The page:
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Wednesday, April 21, 2010

Gordon Brown should be given first chance to govern in a hung Parliament

As a hung Parliament appears more and more likely in the UK election, the Liberal Democrats and the Conservative Party have been a bit shy about saying what sort of deal they will make. The Labour Party has indicated that they are interested in working with the Lib-Dems, but the Lib-Dem leader, Nick Clegg, is not going to reveal his strategy until his hand is dealt. The outcome of the election, popular vote and seat distribution, is still very much up in the air. Really, the Conservatives and the Lib-Dems are wise to refuse to speculate.

One issue that I have with Nick Clegg’s current position on a hung Parliament is his assertion that Gordon Brown should not be allowed an opportunity to make a deal before he is removed from office:

Senior civil servants have made it clear that, in the event of a hung parliament, Mr Brown would remain as Prime Minister, even if he did not have the most seats, and would be given time to try to stitch a deal together.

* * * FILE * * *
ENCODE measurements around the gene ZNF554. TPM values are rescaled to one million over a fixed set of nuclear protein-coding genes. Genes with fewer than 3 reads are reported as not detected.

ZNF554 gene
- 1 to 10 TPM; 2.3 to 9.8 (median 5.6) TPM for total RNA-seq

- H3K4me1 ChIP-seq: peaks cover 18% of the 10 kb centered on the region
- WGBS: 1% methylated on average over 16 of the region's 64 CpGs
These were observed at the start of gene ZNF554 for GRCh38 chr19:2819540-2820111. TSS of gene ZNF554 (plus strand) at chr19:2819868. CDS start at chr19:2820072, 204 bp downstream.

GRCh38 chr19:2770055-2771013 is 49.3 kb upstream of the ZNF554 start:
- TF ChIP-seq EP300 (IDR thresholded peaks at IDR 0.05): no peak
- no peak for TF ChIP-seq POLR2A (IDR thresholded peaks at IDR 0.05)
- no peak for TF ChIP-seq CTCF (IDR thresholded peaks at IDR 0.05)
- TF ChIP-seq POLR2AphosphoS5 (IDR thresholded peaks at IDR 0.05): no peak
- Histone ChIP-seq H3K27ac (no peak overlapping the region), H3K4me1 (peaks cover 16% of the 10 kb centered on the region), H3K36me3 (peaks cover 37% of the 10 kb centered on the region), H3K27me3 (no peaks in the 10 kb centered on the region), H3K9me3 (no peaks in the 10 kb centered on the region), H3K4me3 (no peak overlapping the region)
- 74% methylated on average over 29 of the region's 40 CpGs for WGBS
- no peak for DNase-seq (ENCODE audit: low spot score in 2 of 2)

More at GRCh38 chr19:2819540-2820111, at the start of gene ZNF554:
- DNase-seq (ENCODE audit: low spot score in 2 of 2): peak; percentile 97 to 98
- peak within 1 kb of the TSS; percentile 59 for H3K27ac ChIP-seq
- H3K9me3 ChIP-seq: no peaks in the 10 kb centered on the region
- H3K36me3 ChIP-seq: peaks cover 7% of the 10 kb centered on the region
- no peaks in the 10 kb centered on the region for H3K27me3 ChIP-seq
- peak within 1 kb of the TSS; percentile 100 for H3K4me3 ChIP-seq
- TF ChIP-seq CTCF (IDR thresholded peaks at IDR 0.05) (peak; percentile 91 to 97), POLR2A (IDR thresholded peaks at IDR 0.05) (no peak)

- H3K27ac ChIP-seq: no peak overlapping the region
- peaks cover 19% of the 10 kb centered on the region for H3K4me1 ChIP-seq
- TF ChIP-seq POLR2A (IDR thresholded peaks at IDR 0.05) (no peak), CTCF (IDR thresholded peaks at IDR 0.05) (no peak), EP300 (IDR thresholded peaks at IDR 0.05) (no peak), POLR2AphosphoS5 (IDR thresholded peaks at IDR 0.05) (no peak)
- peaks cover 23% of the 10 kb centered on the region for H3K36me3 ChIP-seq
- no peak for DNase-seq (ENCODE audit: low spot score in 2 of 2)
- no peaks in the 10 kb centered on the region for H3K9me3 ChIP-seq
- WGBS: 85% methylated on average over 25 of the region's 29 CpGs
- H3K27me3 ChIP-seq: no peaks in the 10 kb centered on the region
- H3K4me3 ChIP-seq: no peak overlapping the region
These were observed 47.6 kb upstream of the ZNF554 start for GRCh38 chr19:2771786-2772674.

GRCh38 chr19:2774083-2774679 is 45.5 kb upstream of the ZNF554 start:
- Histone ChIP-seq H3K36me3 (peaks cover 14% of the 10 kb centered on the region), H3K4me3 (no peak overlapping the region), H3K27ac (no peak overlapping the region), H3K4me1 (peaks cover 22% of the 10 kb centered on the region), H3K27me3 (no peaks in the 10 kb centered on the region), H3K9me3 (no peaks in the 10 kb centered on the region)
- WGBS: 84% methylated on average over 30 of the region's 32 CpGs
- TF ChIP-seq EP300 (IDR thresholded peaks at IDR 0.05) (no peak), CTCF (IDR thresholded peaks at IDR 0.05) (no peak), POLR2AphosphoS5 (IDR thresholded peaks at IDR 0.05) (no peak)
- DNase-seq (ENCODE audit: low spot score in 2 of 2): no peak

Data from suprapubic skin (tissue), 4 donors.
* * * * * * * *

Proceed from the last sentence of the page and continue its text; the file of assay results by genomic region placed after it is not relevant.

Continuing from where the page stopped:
The Lib Dem leader said: “It would be preposterous for Gordon Brown to end up like some squatter in No 10 because of some constitutional nicety.”

It is not just a constitutional nicety. Like most of the British unwritten constitutional rules, there is a sound practical reason for giving the current Prime Minister a chance to govern.

Consider what happened in Belgium in 2007. The various political parties could not bridge regional or ideological differences to create a coalition government. The result was that the Belgium state did not have a government for more than a year. Now this may sound awesome to a libertarian, but really what it meant was that civil servants, not elected politicians, were forced to make the policy decisions that could not be put off.

The UK system has a built in method to avoiding this problem. The fact that Mr. Clegg bashes this method reflexively shows a certain shallowness in his political philosophy. Mr. Clegg is making his name by calling for democratic reform, but reform for reform sake is not a good thing. Any reformer must be prepared to acknowledge and defend what is good about an institution as they struggle to change what is bad.

Posted by Hugh MacIntyre on April 21, 2010 in International Politics | Permalink


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